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The New York Times

The Closest of Strangers

May 23, 2014

By Nancy L. Segal

Earlier this month, I helped reunite the fraternal twins Ann Hunt and Liz Hamel, who had been apart for 78 years. Born in England in 1936, they were separated at birth when their unmarried mother decided she could not care for both. Ann, the “prettier” sister, was given away, while Liz, the “less adoptable” baby marked by scoliosis, remained at home. Ann Hunt was unaware that she was a twin until last year, when her daughter made the discovery while researching their ancestry.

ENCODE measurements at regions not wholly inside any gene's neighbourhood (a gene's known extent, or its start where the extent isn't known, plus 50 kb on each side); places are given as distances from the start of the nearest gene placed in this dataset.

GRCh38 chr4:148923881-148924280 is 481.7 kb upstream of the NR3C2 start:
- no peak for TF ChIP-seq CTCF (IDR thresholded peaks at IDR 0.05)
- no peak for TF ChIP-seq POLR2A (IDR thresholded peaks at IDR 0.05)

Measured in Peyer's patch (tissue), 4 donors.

Ms. Hunt and Ms. Hamel are the longest-separated twins on record. I learned about them a year ago, at which point they had spoken by phone and by Skype but had not met in person. (Ms. Hunt lives in England, Ms. Hamel in the United States.) As a psychological researcher who specializes in twin studies, I knew immediately that I wanted to reunite them and observe the impact of their meeting on their lives. I invited them to participate in a behavioral investigation at the Twin Studies Center that I direct at California State University, Fullerton, and they accepted.

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